Todays Date
November 23, 2017

Parties’ property – invisible in reports

Parties’ finances are under scrutiny of the institutions, but not as much as their property, which should be available to the public, experts comment on the SCOOP-Macedonia published story, where we published detailed title deeds of the four main parties. Although the parties claim that they regularly make inventory and submit these documents to the state institutions, however, on their web sites no annual financial statements can be seen, let alone what they own. Even from the State Audit Office they say that parties’ property is mentioned in the reports only in passing, and their focus is on the money on political parties’ accounts.

Looking at the parties’ financial statements prepared by the State Audit Office, the parties’ property is mentioned only in passing and only in cases where auditors have concluded certain conditions. For example, in the Annual Report of VMRO-DPMNE for 2012, published in 2013, it was concluded that in 2012 the party signed 69 leases with individuals, but also that there was a lack of records on the number and manner of use of these facilities. Then, in the Annual Report of SDSM that year it was stated that the number of municipality organizations at the time was 80. The audit found that 10 municipality organizations were located in buildings owned by the party, while others were in buildings inherited from the previous legal entity or leased. But auditors did not receive any information where the other 42 municipal organizations were located.

In the same year auditors did not receive any data on the manner of regulation of mutual rights and obligations of the party DUI with legal entities or individuals where the party used premises, except for the party headquarters. In the conducted audit of DPA in 2012, however, it was determined that “the party does not have enough evidence to confirm the number of branches that use business premises, their headquarters and manner of their use (with or without compensation)”.

“The primary objective of the State Audit Office is to audit the financial-material operations of the party, casually checking the parties’ property, but we do not make any special reports on it but it is mentioned in regular reports we prepare for the parties”, says Mijalce Durgutov, State Audit Office’s spokesman.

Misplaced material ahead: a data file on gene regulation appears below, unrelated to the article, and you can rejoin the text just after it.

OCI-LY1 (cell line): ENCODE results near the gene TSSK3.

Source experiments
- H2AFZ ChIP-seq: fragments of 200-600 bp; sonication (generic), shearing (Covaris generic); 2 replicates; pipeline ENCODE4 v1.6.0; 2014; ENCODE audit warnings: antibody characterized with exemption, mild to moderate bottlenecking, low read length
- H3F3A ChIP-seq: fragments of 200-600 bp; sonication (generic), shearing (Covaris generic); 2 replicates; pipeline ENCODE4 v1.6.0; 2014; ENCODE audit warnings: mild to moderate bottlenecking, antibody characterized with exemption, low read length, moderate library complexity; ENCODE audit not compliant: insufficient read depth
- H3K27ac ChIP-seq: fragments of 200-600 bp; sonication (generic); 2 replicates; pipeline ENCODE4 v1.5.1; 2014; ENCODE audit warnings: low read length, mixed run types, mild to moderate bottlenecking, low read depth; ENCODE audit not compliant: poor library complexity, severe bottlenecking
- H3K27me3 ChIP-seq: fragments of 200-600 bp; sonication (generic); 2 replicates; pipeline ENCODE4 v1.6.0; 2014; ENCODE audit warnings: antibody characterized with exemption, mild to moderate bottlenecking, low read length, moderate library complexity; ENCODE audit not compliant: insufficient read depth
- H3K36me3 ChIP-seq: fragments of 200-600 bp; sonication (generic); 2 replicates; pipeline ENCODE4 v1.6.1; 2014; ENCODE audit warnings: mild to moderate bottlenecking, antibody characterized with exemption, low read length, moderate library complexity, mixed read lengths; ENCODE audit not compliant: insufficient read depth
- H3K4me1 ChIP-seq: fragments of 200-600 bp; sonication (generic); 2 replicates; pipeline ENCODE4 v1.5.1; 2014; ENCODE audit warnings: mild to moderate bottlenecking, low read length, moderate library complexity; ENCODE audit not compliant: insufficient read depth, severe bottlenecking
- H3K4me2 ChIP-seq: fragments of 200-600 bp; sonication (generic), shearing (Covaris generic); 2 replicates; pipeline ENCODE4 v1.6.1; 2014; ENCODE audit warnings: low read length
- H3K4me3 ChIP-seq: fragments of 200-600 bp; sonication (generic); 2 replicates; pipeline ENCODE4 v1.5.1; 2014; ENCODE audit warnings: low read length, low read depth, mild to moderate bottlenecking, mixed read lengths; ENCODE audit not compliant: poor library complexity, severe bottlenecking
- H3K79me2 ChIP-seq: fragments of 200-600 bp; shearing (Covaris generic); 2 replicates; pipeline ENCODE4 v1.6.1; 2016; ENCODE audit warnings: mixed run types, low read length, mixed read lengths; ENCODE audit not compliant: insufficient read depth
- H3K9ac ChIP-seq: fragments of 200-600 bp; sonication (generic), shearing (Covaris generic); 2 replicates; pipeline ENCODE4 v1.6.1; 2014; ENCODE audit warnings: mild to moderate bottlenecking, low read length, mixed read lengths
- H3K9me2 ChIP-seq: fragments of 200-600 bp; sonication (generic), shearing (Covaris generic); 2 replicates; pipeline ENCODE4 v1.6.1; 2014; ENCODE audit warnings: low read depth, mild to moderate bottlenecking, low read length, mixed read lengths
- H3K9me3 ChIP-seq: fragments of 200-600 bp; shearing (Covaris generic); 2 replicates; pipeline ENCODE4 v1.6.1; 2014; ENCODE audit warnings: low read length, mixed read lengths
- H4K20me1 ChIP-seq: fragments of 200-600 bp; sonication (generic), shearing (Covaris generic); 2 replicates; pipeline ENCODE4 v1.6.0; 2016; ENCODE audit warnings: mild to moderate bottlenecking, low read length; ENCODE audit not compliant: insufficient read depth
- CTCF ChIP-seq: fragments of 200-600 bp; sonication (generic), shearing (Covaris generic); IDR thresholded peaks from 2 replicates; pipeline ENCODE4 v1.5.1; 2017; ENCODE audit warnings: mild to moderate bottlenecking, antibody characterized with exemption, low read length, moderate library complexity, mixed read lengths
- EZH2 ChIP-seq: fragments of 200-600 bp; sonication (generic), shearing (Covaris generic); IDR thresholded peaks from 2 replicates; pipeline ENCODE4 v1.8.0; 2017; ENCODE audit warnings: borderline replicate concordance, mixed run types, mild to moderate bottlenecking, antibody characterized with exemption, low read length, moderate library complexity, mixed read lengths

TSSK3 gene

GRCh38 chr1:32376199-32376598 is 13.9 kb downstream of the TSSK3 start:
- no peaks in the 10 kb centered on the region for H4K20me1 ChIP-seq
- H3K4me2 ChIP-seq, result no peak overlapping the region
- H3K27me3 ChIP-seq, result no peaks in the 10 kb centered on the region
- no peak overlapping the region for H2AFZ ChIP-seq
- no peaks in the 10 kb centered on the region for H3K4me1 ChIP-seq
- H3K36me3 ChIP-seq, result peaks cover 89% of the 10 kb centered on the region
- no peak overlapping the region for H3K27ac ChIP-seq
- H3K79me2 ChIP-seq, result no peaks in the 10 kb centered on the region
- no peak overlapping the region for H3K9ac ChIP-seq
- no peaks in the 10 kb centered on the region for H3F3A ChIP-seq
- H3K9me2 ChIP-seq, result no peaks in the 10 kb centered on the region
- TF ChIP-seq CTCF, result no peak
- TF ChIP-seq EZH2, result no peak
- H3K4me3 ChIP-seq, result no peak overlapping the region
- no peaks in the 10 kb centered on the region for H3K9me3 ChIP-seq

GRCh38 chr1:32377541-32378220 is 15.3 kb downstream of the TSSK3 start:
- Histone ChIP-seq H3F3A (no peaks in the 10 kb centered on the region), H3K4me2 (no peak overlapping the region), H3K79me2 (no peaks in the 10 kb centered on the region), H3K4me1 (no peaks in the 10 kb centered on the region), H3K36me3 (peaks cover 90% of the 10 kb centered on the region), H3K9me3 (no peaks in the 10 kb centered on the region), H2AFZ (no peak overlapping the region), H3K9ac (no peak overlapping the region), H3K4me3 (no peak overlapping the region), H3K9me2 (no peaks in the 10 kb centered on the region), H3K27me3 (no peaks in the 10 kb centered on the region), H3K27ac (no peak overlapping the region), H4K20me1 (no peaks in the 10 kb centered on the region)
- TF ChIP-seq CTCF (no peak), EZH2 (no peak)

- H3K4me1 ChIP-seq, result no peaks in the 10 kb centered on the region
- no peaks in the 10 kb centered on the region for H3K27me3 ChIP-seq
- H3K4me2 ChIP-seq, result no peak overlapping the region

vanja mihajlova

Vanja Mihajlova

Vanja Mihajlova, anticorruption expert, says she is surprised at how much property political parties have. According to her, the work of the parties should be made public.

“Property is bought with money and PRO controls it. In the annual report the parties have to say where the funds they bought property with are from and whether the tax has been paid. PRO is to have the main role in the control of the parties’ property. Unfortunately, no party is transparent enough in terms of funding sources, although laws oblige their work to be public”, points out Mihajlova. Former president of the State Commission for Prevention of Corruption, Dragan Malinovski shares the same attitude and says that the acquisition of parties’ property should be in the focus of auditors’ interest. He adds that in the annual report parties should state items of acquired property.

Saso-Ordanoski

Sasho Ordanoski

“In Macedonia there are enough laws that govern everyone’s property, even the parties’. In this sense, there are a dozen institutions responsible for the origin of such property: PRO, the State Commission for Prevention of Corruption, the Public Prosecutor’s Office, Financial Police etc. I do not think a new law is necessary because this matter is regulated by the existing laws. For example, when you pay 1.7 million dollars on lobbyists in Washington there are at least five institutions to react, to call you and ask you where those assets are from. As in Macedonia institutions do not function, the impression is that extra laws are necessary to areas that are already regulated by law”, said analyst Sasho Ordanoski.

suad misini

Suad Mesini

Analyst Suad Mesini believes that the parties are fully nontransparent in reporting and owning property. “It is proved in two ways – if the property is purchased, it is not seen in the financial statements, and if donated, it cannot be seen in the register of donations that should be legally published to be available to all citizens” he says. Mesini adds: “In previous elections VMRO-DPMNE had, if I may say so, an event of purchasing properties that the State Audit Office marked as a problem in terms of displaying leases of municipal, local party headquarters, but it did not refer to the property which was later proved to be purchased, i.e. VMRO-DPMNE said it was purchased”.

(The story was is supported within the NED project “Raising Awareness about Corruption through Investigative Reporting”)

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